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Wheelchair Accessible Sinks

• Wall mounted sinks provide the greatest access but a pedestal sink can also work
• Creating space to get to the sink is the first challenge
• Faucets and levers are also important for safety and ease of use

Sink Access
Space is the primary issue facing a wheelchair user when trying to use the sink. A typical bathroom sink and vanity doesn’t provide space below the sink for a wheelchair user’s feet and legs. The accessible solution is to clear the area below the sink to provide room. There are several ways to create that space:

Wall Mounted Sinks: The most straightforward solution is to install a new wall hung ADA sink. There are a number of sinks on the market that are designed for wheelchair accessibility. These sinks typically are shallower front to back and the drains are positioned at the back of the sink – close to the wall. This shape provides clearance for knees so a wheelchair user can get close enough to use the sink comfortably.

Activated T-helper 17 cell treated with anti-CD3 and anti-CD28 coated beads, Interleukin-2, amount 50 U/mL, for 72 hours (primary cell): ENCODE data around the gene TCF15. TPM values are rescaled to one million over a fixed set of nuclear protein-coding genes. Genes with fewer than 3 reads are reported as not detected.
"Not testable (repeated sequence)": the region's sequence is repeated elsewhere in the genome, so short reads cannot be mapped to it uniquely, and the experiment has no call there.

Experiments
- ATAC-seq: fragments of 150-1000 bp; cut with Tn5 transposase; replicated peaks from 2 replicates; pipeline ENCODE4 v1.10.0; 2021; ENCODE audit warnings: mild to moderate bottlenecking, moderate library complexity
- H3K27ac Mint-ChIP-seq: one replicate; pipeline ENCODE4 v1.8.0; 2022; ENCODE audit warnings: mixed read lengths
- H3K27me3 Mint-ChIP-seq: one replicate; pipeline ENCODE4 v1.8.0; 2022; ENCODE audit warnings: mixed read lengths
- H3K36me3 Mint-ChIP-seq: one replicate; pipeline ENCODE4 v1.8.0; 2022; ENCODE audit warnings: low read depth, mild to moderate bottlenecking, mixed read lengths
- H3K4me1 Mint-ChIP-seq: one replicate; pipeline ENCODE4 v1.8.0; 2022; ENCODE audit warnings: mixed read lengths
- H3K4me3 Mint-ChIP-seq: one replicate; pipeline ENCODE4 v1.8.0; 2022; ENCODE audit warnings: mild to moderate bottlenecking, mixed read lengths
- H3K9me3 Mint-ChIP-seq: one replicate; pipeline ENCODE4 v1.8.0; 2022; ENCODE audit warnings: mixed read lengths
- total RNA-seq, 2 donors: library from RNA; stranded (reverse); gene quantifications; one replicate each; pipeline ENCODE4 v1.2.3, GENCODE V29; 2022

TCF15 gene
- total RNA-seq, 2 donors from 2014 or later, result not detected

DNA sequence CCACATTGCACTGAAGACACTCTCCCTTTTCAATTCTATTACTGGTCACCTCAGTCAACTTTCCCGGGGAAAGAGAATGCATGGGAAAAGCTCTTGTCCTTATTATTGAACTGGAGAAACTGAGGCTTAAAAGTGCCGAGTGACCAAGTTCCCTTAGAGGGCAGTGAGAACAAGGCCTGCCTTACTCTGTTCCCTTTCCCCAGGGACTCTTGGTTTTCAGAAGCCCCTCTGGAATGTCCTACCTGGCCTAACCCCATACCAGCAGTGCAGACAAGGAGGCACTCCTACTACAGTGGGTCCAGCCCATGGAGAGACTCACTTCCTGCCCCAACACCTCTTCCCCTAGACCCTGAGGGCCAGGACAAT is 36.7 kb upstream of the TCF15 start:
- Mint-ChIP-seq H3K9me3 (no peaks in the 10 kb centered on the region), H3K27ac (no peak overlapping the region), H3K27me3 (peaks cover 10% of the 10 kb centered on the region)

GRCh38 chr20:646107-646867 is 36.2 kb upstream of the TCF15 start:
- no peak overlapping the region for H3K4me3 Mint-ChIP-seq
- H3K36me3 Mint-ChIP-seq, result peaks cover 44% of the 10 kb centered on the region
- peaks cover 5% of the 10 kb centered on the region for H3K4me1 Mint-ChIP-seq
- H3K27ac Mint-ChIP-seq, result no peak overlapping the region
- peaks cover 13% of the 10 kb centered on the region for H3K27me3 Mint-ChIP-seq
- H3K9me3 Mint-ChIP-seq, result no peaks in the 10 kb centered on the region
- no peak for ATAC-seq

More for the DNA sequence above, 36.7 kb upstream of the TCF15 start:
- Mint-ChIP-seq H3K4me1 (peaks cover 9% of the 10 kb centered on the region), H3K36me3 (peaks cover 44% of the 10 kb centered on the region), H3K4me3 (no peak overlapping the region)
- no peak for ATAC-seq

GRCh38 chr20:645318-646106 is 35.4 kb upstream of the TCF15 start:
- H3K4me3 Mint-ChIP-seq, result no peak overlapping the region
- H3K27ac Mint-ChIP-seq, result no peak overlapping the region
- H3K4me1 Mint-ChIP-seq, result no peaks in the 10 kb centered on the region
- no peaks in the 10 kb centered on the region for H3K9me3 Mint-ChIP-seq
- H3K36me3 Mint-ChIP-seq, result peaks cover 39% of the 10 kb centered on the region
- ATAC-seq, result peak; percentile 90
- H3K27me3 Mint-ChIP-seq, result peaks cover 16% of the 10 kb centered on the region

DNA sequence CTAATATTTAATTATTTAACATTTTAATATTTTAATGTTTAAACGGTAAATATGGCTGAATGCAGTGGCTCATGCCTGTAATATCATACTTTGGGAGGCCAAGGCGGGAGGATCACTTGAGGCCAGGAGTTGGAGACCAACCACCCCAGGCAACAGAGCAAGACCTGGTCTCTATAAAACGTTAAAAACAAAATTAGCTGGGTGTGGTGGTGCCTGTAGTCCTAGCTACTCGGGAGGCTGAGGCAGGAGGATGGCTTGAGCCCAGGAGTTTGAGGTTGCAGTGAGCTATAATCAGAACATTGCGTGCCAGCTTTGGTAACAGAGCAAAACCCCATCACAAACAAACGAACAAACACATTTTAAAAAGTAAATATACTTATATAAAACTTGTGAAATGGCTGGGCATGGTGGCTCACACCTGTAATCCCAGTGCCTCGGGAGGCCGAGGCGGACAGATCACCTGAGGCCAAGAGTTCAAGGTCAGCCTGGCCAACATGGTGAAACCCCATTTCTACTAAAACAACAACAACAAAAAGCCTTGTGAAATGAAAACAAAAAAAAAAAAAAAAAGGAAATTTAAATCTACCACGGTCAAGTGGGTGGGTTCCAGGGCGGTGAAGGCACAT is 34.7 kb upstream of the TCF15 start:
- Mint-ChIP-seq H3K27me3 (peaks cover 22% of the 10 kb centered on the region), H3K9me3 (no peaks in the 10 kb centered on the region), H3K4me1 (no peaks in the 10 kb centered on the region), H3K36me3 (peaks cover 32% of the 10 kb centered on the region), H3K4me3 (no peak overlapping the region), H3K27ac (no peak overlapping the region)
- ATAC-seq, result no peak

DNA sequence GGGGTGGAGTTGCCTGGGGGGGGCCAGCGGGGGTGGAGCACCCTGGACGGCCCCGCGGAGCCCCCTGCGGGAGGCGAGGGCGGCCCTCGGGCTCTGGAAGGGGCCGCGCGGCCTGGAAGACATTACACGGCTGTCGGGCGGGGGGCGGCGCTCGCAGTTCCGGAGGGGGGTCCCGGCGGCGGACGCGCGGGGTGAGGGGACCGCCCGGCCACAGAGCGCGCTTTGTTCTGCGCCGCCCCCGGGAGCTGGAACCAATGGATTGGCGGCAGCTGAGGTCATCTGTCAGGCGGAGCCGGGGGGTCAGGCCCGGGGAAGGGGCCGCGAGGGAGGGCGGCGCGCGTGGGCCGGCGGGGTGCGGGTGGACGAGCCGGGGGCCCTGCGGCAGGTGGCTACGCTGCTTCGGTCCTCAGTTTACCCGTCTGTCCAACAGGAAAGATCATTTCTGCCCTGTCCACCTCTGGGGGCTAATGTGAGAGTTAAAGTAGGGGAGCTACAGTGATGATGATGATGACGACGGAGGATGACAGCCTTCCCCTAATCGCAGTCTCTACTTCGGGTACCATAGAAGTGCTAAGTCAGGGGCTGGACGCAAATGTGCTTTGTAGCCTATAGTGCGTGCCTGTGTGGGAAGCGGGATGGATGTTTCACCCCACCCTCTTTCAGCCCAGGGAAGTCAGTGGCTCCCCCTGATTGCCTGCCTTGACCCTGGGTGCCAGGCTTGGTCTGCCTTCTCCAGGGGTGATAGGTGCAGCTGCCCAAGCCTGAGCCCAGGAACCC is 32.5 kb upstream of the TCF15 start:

Pedestal Sink: While a pedestal sink does not provide as much space – it is often considered a more attractive alternative. If the pedestal can fit between the user’s feet when they are in the wheelchair – they can be quite easy to use.

Vanity Top: Vanity tops with integrated or mounted sinks are also a very good alternative when mounted correctly. A vanity top provides more space for care items around the sink which is useful. In fact, after removing an existing cabinet – we can wall-mount the top and create a very accessible sink.

Faucets: Beyond getting the right sink – Forever Active can help ensure that you get the right faucet as well. In general, we recommend a single lever faucet with a pressure balanced valve to avoid scalding. If a two model is preferred, we recommend paddle levers that do not require grasping and turning. In some instances, a motion sensitive faucet is the right solution.